Buying Frenzy. UK house prices rose by 10% in the year to May 2021, the fastest rate since before the 2008 financial crisis, as buyers scrambled to take advantage of the stamp duty holiday. The average property price across the UK is now £255k (that’s over £100k above NI), compared to the roughly £230k pre-pandemic. Property prices in the North West had the highest annual growth, whilst London homeowners were left behind, with the capital continuing to be the region with lowest annual growth for the sixth consecutive month. However, properties in London remain the most expensive in the UK.

Available. The latest UK credit conditions survey revealed that availability of credit, both secured and unsecured, increased in the second quarter and is expected to increase further in the third. However, the demand side is expected to weaken in Q3 as the stamp-duty holiday expires. With an increase in lenders’ risk appetite, spreads for both secured and unsecured credit tightened. On the corporate side, credit demand from small and medium firms decreased, possibly due to reopening releasing some pressure. But demand by large firms increased. Defaults were steady across households and corporates, but are expected to increase in Q3 as government support tapers off.

One Step Ahead: The Bank of England’s Financial Policy Committee, in its latest financial stability report, indicated that the outlook has improved. However, new variants of Covid still remain a threat to the recovery and with the unwinding of government support, households and businesses would need reinforcement from the financial system. The FPC believes that the major banks and building societies are resilient with sufficient capital and liquidity to provide the required support, the statement backed by the interim results from the solvency test on banks currently being run. The Committee is also stressing the resilience to climate change and exploring digital money to ensure that the banks are future-ready.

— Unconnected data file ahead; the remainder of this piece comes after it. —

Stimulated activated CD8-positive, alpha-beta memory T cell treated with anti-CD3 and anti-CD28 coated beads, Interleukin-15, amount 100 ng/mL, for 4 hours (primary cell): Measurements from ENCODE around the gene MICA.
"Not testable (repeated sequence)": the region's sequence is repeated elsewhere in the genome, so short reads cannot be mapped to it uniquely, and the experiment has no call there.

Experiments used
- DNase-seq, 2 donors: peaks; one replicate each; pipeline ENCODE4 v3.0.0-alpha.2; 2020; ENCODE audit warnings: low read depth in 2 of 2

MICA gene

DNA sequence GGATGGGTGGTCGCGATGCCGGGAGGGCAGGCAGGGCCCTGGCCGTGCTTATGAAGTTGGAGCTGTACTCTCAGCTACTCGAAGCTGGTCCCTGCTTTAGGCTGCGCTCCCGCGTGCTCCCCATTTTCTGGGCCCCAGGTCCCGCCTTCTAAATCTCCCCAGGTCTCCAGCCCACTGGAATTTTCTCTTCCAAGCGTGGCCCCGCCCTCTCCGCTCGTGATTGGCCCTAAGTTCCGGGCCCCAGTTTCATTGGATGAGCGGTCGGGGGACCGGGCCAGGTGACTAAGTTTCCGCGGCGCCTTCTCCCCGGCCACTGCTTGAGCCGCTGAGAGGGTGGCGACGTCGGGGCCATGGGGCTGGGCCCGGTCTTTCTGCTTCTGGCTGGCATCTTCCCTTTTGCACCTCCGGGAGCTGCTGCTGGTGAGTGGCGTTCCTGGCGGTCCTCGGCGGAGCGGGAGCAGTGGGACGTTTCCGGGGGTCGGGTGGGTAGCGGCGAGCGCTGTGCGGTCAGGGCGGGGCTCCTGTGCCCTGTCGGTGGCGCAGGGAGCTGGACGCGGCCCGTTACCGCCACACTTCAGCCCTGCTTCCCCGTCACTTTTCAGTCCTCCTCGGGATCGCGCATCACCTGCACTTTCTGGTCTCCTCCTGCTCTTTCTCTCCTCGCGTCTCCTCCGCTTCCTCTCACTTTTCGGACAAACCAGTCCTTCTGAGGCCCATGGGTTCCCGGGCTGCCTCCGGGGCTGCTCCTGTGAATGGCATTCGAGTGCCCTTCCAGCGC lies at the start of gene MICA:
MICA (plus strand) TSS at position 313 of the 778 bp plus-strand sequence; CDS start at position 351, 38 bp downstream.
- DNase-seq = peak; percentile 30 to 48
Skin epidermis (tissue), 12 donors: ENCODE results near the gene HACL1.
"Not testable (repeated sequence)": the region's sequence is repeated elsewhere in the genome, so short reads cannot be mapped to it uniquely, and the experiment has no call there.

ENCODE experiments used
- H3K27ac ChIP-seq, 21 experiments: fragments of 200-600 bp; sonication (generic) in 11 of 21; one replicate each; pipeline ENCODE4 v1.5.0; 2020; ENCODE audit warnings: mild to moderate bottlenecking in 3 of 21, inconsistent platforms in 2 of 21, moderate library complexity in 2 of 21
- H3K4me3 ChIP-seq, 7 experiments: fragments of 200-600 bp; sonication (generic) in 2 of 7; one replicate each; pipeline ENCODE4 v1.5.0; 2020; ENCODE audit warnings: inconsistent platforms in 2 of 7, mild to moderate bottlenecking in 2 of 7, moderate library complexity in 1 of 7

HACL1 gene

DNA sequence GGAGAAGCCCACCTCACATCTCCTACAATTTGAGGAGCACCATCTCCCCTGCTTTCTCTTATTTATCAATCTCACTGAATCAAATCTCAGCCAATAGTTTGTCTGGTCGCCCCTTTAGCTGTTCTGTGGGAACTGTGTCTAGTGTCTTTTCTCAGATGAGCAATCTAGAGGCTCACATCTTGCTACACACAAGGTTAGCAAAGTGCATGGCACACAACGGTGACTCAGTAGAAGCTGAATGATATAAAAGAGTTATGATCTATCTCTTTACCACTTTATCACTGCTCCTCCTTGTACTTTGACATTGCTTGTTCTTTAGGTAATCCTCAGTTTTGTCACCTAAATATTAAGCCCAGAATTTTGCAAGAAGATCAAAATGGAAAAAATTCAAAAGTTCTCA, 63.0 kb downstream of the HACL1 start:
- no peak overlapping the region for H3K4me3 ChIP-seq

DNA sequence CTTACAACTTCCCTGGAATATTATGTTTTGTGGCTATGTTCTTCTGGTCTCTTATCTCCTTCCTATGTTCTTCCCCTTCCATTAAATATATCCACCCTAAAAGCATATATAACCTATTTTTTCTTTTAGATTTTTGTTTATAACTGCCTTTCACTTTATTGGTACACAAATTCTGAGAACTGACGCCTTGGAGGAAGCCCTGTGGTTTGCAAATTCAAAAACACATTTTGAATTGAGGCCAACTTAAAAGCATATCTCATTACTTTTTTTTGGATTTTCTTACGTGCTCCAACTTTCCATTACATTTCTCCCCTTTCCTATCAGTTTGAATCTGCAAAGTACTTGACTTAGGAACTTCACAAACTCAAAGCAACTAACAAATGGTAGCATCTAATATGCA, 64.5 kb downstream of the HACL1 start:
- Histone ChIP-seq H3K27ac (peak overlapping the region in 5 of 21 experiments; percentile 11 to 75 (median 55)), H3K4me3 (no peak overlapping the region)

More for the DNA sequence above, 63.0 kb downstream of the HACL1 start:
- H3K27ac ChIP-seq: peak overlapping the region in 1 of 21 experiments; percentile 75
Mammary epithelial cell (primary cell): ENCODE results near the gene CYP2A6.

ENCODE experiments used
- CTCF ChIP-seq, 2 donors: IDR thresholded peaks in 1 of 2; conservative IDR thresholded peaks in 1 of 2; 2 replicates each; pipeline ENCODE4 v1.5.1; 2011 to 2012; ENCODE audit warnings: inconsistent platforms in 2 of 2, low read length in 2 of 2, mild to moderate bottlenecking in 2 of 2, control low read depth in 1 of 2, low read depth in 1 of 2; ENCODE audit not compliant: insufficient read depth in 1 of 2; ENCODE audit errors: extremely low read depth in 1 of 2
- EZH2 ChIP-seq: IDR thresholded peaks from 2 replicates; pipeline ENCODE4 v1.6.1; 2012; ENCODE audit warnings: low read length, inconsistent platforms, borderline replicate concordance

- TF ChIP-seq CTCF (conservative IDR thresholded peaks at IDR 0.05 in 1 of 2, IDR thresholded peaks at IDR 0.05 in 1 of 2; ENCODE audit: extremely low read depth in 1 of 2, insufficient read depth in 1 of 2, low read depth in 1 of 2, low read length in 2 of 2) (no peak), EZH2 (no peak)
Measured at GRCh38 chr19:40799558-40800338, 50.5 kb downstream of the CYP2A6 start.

Price pressures. The latest monthly UK regional PMI survey revealed a widespread rise in business confidence in June, driven by the recent gradual reopening of the UK economy. Demand is picking up at a healthy pace and companies are boosting employment. Supply side constraints are increasingly evident as companies struggle to keep up with increasing demand. Witness recent reports of higher labour shortages across UK regions, boosting wage costs. Stronger demand is encouraging firms to pass on higher input costs to prices charged. Regionally-speaking London saw the lowest increase in final prices, possibly reflecting the lack of pricing power in the struggling hospitality and leisure sector. Unfortunately NI firms posted the sharpest rise in both input costs and output prices. 

Spike. US inflation surprised on the upside again in June 2021: both US headline and core CPI jumped 0.9% m/m. The annual rate of CPI increased to 5.4% in June (5% y/y May), the highest annual rate since August 2008. Transitory factors were again evident last month. In particular surging used car prices, contributing 0.4% to core CPI. However, rents, a key component of the core CPI, printed a solid rise in June, hinting at a more sustained rise in US inflation. Still, Fed Chair Jay Powell signalled no urgency to unwind QE soon let alone hike official rates at his latest semi-annual testimony before Congress.